Tag Archives: Randolph Scott

Movie Wisdom – Lee Marvin Edition

11 Feb

The other day, my dad and I watched a Western that I had never seen before. Seven Men From Now starred Randolph Scott as the hero and Lee Marvin as one of the various villains. After watching the film, I read that John Wayne produced the film and planned on starring in it. However, John Ford wanted him to be in The Searchers.

As it turns out, this was a good move for everyone. John Wayne played one of films most iconic characters in a movie that many feel is the greatest Western ever made. Randolph Scott credited Seven Men From Now as the movie that revitalized his career.

That is a lot of information to throw out without writing about what is really on my mind. Lee Marvin was great in the movie and watching it brought to mind the other great films he was in. That means that we are now going to explore the movies of Lee Marvin to see what words of wisdom we can glean from them.Lee Marvin 2

From The Caine Mutiny

Ninety-nine percent of everything we do is strict routine. Only one percent requires creative intelligence.

From Bad Day at Black Rock

I believe a man is as big as what he’s seeking.

Somebody’s always looking for something in this part of the West. To the historian it’s the Old West, to the book writer it’s the Wild West, to the businessman it’s the Undeveloped West.

It’s gonna take an awful lot of whiskey to wash out your guts.

From Seven Men From Now

A man oughta be able to take care of his woman.

From Raintree County

Greatness? Ha! If that great philosopher, Socrates, were living today, he’d be reduced to sitting on a cracker barrel, chewing tobacco. That’s what America does for greatness.

War is the most monstrous of man’s illusions. Any idea worth anything is worth not fighting for.

The home-grown tomatoes are always best.

From The Comancheros

I got one rule: never go to bed without makin’ a profit.

From The Man Who Shot Liberty Valance

When the legend becomes fact, print the legend.

Credit is cheap.

Courage can be purchased at yon’ tavern!

As for you, Old Man: go West and grow young with the country!

From The Dirty Dozen

I never went in for embroidery, just results.

From The Big Red One

Surviving is the only glory in war.

From Death Hunt

Well, I just figure any man who risks his neck to save a dog’s life isn’t going to kill someone for gold teeth.

All of that and more can be learned by watching more Lee Marvin movies.

Listeria – Western Actors Edition

24 Oct

I know that this edition of Listeria is coming along soon after the last edition of Listeria, but I went overboard on my last trip to the magazine stand. Besides, this one covers one of my favorite subjects – Western movies. I grew up watching them with my dad, and that experience played a role in my interest in the history of the West.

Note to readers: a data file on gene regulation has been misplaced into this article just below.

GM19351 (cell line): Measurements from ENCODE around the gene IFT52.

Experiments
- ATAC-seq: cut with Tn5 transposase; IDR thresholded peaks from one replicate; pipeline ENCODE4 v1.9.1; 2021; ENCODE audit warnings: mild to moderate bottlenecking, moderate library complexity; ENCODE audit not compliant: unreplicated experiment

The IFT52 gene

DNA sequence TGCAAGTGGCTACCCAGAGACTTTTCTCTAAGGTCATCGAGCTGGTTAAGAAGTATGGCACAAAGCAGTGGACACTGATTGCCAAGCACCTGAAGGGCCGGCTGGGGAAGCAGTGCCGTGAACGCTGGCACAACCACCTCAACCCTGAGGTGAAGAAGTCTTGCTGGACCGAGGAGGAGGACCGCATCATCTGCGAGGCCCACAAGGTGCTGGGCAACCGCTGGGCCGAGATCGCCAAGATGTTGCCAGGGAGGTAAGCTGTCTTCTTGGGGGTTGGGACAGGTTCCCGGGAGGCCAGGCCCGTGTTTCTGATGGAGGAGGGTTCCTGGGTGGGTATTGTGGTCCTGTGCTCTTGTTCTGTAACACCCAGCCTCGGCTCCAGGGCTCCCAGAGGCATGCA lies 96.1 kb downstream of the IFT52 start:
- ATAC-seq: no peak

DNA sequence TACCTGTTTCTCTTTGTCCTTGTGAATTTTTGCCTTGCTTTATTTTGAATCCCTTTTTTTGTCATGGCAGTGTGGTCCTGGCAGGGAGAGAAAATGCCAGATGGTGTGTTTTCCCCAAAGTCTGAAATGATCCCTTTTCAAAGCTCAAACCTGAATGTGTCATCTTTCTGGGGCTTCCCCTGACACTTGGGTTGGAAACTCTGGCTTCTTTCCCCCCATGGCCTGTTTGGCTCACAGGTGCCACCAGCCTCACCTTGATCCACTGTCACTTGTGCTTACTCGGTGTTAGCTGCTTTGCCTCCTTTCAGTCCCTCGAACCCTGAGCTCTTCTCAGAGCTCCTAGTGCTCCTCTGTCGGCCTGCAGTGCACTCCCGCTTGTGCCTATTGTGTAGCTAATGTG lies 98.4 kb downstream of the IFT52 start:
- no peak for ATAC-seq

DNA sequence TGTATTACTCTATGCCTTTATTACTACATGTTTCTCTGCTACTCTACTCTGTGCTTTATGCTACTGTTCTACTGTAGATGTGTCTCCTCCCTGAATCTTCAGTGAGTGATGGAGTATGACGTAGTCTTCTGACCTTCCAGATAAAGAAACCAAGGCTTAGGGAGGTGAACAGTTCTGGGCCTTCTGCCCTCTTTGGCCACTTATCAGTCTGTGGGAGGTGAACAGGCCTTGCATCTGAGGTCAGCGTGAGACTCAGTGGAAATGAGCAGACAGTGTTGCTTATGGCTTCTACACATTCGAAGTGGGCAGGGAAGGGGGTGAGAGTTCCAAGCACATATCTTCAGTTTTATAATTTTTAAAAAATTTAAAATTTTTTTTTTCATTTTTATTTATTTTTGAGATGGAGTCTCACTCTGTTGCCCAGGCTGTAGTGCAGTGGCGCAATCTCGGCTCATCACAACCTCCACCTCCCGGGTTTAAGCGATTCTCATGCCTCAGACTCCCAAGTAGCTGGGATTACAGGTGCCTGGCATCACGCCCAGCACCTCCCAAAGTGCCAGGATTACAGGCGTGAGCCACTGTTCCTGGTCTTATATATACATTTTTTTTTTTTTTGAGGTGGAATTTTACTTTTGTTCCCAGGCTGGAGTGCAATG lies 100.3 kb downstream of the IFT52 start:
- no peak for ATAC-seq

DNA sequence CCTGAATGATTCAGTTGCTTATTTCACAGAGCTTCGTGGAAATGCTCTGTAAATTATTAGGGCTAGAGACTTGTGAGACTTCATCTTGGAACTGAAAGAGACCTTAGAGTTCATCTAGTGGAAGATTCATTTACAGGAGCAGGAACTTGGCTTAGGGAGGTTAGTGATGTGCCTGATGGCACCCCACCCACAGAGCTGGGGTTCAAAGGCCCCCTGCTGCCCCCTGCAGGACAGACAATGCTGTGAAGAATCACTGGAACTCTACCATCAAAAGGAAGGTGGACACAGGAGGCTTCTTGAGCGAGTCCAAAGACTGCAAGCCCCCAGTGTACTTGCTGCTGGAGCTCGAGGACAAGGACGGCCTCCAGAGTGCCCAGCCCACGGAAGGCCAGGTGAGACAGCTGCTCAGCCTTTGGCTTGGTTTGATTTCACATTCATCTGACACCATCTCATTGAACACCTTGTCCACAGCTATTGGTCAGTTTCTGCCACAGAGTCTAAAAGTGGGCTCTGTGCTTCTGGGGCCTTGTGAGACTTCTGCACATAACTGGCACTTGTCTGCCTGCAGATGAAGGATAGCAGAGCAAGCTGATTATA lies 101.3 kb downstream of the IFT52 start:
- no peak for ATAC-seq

American Cowboy published a special issue called “Legends of Western Cinema” and listed the 20 greatest Western actors. However, there is one problem that needs to be addressed before I begin. When people think about Westerns, or the history of the West, they think about cowboys first. Some of the greatest Westerns don’t involve cowboys at all. They involve mountain men, Native Americans, cavalry and all sorts of characters. In the real West, not everyone were cowboys. A good way to see this? If there are no cows around, then there are probably no cowboys around.

The rant is over, so here we go with the list. These are the 20 greatest Western actors according to American Cowboy in the order that they have listed. I will list my favorite movie of each and add the actors that I believe should be included.

John Wayne – The Searchers

Gary Cooper – High Noon

James Stewart – The Far Country

Henry Fonda – Once Upon a Time in the West

Clint Eastwood – The Outlaw Josey Wales

Steve McQueen – The Magnificent Seven

Kirk Douglas – There Was a Crooked Man

Robert Duvall – Open Range

Ben Johnson – She Wore a Yellow Ribbon

Lee Marvin – The Man Who Shot Liberty Valance

Sam Elliott – Tombstone

Tom Selleck – Quigley Down Under

Charles Bronson – Once Upon a Time in the West

Woody Strode – Sergeant Rutledge

Gregory Peck – The Gunfighter

Paul Newman – Butch Cassidy and the Sundance Kid

Tom Mix – Riders of the Purple Sage

Glenn Ford – 3:10 to Yuma

Tommy Lee Jones – No Country For Old Men

James Garner – Duel at Diablo

That’s the Top 20. I could name a bunch that belong on the list, but I will limit myself to five.

Randolph Scott – Ride the High Country

Kevin Costner – Silverado

Robert Mitchum – Five Card Stud

Robert Redford – Jeremiah Johnson

Richard Widmark – Broken Lance

There is the list. Who else should be included? Who should be omitted? What are your favorite movies? Let me know.